Online access to gun dealing triggers fears

Sales: Weapons increasingly are advertised and bought over the Internet -- with potential to circumvent laws.

July 10, 2000|By Michael James | Michael James,SUN STAFF

Looking for an Uzi? Try the Internet.

"GORGEOUS," reads one of hundreds of online ads for the Israeli-made submachine gun, this one on a site called the Firearms Trading Post. "Brand new, unfired, unchambered. ... Israeli military green. Contact Larry."

More than 4,000 Web sites offer guns for sale -- from BB guns to AK-47 assault rifles -- and anti-gun lobbyists claim the Internet has become a worldwide munitions store that is becoming too huge to regulate.

"The Internet is the gun show of the future," says Brian Morton, a spokesman for Handgun Control Inc., a Washington lobbying group. "The biggest danger is you can have anybody selling guns to anybody with no face-to-face interaction whatsoever. Whether you're a child, a criminal, or mentally unstable, it doesn't matter. You can find a place on the Internet to buy a gun."

Legislators are trying to craft bills addressing Internet gun transactions and the federal Bureau of Alcohol, Tobacco and Firearms is considering a new unit devoted to online sales of firearms and explosives. Meanwhile, business is skyrocketing at large Web sites such as Gunbroker.com, which lists thousands of weapons and expects $12 million in sales this year.

Critics of the online gun trade fear that the global outreach of the Internet will enable criminals or others banned from buying guns to find someone -- whether it be in Maryland, South America, or anywhere else in the world -- who is willing to illegally sell them weapons.

In most cases these cyber-sales are legitimate. Federal regulations governing the buying and selling of guns still apply to online transactions, which means that no private individual can legally buy a gun without the approval of one of the country's 106,000 federally licensed firearms dealers. The dealer, in most cases, runs a background check on the potential buyer and must send a freshly signed approval form to the seller before the sale can be made.

Law-abiding gun dealers say the system works in both the electronic and real worlds. But critics say the danger of abuse comes from private dealers and buyers who want to cut out the licensed firearms dealer -- and hence, the required background check -- from the gun sale.

For instance, many Web sites offer e-mail addresses of people selling handguns or military-style submachine guns. In such cases, critics argue, an illegal buyer who wants to disobey the law can send out dozens of e-mails to sellers until he or she finds one willing to make the sale without the participation of a licensed dealer.

Even so, federal firearms agents say they haven't had significant trouble from Internet gun sales. A new investigative unit, backed by a $850,000 federal grant, will help the ATF look more closely at the issue, but so far there have been few prosecutions involving electronic gun trading.

"We haven't seen a whole lot of problems from it yet," said Mike Campbell, an ATF spokesman. "Basically, people still have to follow federal firearms laws, whether they're on the Internet or not."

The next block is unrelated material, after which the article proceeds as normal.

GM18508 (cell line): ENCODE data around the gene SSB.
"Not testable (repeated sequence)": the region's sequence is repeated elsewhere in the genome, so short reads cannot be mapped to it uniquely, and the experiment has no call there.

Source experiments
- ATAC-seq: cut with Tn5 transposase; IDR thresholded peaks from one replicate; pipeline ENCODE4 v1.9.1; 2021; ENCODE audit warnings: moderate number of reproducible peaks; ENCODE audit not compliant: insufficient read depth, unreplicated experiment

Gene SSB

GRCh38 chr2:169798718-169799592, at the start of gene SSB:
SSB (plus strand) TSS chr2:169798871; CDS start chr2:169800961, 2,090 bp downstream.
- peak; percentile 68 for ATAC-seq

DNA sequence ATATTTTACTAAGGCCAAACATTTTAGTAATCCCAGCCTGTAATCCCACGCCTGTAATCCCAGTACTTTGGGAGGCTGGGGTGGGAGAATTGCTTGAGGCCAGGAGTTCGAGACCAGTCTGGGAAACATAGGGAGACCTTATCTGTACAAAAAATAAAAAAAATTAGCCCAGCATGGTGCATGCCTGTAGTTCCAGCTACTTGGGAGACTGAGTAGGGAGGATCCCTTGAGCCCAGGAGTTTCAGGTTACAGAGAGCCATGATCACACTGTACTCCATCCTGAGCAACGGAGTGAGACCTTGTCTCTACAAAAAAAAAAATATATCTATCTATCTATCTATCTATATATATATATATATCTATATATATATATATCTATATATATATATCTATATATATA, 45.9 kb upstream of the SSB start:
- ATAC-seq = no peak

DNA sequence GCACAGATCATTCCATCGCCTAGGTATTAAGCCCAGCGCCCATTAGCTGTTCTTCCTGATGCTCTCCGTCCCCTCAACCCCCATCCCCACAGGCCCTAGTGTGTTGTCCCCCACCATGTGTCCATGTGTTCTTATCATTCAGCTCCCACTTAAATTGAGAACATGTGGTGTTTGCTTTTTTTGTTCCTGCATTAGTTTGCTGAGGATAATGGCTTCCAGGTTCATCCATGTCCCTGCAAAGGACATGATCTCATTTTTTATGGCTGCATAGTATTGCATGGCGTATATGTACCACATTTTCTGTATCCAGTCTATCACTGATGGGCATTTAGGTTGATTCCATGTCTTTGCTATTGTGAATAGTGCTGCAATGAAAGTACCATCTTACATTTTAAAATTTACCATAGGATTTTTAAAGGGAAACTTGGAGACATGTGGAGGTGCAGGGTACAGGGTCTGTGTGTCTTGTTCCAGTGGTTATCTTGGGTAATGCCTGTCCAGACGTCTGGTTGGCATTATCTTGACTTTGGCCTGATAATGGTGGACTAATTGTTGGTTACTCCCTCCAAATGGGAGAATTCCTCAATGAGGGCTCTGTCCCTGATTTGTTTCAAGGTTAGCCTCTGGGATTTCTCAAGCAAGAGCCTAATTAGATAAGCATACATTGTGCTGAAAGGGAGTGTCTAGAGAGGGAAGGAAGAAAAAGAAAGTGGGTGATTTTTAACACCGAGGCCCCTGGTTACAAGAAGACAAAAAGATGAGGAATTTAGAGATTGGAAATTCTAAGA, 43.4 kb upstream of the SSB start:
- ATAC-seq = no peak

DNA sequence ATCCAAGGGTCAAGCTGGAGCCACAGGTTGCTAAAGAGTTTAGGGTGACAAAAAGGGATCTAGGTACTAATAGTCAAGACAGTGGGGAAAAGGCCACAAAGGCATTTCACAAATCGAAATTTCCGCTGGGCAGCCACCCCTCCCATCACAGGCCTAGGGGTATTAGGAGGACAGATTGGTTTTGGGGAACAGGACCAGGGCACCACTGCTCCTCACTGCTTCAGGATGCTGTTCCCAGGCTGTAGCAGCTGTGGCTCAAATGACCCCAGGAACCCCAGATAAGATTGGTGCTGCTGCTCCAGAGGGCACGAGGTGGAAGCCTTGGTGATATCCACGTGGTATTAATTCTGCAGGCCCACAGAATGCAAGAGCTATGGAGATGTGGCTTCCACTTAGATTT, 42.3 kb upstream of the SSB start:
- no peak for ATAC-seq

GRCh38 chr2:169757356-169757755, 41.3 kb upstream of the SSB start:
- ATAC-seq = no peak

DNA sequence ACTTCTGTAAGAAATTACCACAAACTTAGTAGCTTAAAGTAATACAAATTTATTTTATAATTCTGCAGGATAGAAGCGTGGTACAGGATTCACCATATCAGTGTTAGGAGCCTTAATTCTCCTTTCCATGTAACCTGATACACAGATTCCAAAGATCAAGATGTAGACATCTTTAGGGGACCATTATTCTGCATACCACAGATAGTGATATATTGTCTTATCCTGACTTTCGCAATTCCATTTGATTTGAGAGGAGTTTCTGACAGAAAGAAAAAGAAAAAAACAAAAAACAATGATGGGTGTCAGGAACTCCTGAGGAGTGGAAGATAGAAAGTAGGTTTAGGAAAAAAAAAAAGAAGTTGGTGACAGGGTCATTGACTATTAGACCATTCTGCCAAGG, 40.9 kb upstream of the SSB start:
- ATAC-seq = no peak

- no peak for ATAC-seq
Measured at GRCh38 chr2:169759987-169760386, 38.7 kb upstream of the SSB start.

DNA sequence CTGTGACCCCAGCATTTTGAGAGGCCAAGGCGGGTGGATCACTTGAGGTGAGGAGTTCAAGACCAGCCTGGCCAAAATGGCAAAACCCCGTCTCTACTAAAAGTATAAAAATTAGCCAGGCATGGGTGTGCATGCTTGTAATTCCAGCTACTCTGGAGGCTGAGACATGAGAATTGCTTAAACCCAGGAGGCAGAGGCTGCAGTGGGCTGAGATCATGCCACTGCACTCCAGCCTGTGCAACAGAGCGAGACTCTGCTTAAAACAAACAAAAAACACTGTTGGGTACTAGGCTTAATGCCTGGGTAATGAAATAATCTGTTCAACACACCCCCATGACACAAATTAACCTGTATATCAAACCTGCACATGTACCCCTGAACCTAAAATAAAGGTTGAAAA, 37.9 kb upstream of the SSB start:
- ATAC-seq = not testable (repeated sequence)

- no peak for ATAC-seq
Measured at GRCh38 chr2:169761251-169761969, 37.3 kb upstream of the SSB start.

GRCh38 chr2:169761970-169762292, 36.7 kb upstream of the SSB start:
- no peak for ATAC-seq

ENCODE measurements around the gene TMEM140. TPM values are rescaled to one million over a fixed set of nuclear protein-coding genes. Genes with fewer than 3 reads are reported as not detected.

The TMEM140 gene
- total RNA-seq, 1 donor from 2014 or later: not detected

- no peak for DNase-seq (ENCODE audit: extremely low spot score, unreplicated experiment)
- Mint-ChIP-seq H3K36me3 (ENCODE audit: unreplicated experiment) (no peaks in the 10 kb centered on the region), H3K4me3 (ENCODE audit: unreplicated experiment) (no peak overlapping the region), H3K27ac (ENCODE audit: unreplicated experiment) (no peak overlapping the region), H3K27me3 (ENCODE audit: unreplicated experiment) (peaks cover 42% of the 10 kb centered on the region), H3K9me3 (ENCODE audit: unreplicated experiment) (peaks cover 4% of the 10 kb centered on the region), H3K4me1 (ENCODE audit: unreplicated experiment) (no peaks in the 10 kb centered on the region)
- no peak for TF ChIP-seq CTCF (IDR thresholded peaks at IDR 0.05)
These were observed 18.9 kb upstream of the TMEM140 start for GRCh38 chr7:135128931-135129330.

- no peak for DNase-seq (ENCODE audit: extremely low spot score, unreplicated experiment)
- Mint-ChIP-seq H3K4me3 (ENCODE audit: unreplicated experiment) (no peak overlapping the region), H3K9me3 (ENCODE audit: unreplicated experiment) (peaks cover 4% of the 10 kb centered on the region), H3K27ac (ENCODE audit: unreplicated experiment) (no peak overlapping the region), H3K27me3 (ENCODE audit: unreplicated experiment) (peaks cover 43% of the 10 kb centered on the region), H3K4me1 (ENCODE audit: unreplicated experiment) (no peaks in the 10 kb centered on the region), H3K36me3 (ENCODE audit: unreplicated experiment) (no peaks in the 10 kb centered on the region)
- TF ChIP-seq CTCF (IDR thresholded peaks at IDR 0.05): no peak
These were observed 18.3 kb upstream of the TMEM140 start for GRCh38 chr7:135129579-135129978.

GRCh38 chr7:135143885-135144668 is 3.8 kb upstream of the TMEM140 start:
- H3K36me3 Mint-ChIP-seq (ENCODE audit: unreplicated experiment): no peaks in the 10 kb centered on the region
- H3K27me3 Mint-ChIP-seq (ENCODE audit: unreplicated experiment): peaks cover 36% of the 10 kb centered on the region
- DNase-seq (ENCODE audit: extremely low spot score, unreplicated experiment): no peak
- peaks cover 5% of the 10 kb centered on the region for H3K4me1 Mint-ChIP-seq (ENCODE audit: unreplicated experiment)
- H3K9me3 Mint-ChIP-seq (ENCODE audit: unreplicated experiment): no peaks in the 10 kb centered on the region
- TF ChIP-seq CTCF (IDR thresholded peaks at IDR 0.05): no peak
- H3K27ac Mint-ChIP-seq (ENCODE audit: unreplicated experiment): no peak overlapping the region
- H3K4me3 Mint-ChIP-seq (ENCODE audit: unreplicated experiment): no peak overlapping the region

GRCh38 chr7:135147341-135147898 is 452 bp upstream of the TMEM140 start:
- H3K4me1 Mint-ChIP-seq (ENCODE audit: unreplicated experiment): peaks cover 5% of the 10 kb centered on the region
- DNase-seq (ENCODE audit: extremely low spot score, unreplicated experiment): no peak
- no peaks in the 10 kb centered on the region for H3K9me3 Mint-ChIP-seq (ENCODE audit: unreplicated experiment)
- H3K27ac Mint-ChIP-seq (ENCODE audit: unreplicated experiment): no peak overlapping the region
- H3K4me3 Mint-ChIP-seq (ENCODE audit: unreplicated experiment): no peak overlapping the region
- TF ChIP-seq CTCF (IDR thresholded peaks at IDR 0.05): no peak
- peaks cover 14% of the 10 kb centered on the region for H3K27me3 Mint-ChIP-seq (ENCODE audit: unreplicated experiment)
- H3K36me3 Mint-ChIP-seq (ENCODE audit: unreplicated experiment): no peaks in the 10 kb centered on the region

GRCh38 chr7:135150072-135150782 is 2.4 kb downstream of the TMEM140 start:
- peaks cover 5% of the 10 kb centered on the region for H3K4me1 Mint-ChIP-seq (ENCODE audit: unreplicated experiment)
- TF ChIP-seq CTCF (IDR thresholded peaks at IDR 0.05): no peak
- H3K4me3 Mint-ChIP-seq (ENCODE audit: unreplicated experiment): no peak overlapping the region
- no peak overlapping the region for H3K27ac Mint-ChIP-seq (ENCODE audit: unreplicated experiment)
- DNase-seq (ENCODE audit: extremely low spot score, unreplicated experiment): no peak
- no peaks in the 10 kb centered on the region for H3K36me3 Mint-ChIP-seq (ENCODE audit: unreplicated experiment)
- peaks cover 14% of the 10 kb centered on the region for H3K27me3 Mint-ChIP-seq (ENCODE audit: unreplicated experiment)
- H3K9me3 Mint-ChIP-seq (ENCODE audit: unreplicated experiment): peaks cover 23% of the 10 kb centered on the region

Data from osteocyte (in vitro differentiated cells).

Campbell said some guns will invariably end up in the wrong hands, noting a New Jersey case in which two teen-agers posed as a gun dealer to illegally purchase semiautomatic handguns through an Internet site in May. The teens had forged a firearms license to persuade the dealer to make the sale, but a United Parcel Service driver refused to deliver the guns after seeing the recipients were minors.

"Computers can be used to help someone make counterfeit licenses, and that may require a little greater diligence on the part of everyone involved in doing the checking," Campbell said. "The legitimate gun dealers will have to keep an eye out for those kinds of things."

Dale Blankenship, a Virginia firearms dealer who operates a Web site called dalesguns.com, said he doesn't think the Internet will flood the world with illegal guns. But he does get occasional e-mails from potential buyers asking him if he'd be willing to sell them a gun without doing a background check.

"I don't even respond to them," Blankenship said. "I've heard all kinds of stories, and had people beg me to send them stuff. I've had people say that they're police officers and that they don't need to be checked. It doesn't matter who they are, they have to have a background check."

Blankenship, who has been in the gun business more than 15 years, said Internet gun sellers are subject to tighter regulation than sellers at approved gun shows, where unlicensed dealers can legally sell weapons.

There are about 4,400 gun shows across the country each year, and they are often criticized by gun-control advocates for being lax.

"The Internet is just a shopping network for gun dealers, and it's very safe," Blankenship said. "I can't see where the problem is. I can't send just anybody on the Internet any guns, I have to ship them to a licensed dealer and the buyer has to pick them up from that dealer."

Baltimore Sun Articles
|
|
|
Please note the green-lined linked article text has been applied commercially without any involvement from our newsroom editors, reporters or any other editorial staff.